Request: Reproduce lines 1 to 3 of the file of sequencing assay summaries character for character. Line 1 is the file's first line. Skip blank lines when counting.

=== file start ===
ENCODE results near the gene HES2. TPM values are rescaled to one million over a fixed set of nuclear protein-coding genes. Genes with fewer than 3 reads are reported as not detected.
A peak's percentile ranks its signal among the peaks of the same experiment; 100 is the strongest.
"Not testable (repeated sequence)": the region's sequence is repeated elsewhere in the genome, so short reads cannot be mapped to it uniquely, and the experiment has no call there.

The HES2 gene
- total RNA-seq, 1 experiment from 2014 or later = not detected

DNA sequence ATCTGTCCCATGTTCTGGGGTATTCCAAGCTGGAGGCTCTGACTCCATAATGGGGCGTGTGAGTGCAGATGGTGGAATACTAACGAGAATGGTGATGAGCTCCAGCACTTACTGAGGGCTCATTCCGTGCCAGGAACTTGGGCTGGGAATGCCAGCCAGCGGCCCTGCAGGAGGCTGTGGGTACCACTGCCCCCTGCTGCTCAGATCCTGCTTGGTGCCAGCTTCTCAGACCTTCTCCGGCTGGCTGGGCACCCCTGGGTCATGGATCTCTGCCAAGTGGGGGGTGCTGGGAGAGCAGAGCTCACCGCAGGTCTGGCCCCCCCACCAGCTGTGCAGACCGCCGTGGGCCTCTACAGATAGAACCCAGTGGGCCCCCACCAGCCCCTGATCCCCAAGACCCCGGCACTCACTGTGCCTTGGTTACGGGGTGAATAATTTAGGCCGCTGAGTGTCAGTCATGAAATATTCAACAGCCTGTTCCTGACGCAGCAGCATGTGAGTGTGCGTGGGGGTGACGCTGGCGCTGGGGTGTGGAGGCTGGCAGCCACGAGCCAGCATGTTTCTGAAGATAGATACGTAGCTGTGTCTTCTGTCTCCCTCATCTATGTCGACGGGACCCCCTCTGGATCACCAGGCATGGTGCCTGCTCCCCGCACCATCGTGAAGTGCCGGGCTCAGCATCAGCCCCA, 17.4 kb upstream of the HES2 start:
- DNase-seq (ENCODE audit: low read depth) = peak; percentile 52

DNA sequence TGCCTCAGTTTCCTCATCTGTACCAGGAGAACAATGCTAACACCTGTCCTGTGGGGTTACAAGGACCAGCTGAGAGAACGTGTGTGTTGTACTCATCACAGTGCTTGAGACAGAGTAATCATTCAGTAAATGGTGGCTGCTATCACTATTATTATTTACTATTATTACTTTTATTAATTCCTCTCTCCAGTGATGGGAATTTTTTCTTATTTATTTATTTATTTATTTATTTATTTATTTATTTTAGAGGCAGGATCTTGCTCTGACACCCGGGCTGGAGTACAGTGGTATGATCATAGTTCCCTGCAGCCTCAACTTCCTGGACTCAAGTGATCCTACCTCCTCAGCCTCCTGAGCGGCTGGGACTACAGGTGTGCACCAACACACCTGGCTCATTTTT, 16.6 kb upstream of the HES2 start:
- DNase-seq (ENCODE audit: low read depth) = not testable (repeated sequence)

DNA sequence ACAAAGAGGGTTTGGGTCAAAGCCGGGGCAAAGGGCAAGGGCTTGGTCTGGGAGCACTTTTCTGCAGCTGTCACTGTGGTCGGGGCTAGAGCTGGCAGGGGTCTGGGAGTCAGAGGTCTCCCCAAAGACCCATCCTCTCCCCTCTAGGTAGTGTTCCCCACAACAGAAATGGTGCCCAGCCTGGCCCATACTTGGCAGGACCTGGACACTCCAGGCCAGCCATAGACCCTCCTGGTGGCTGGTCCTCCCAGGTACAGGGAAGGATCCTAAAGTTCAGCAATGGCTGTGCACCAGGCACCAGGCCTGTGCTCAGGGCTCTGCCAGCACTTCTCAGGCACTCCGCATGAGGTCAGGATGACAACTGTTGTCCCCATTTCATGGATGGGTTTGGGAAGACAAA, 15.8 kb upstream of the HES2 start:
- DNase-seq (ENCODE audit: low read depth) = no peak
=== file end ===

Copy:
ENCODE results near the gene HES2. TPM values are rescaled to one million over a fixed set of nuclear protein-coding genes. Genes with fewer than 3 reads are reported as not detected.
A peak's percentile ranks its signal among the peaks of the same experiment; 100 is the strongest.
"Not testable (repeated sequence)": the region's sequence is repeated elsewhere in the genome, so short reads cannot be mapped to it uniquely, and the experiment has no call there.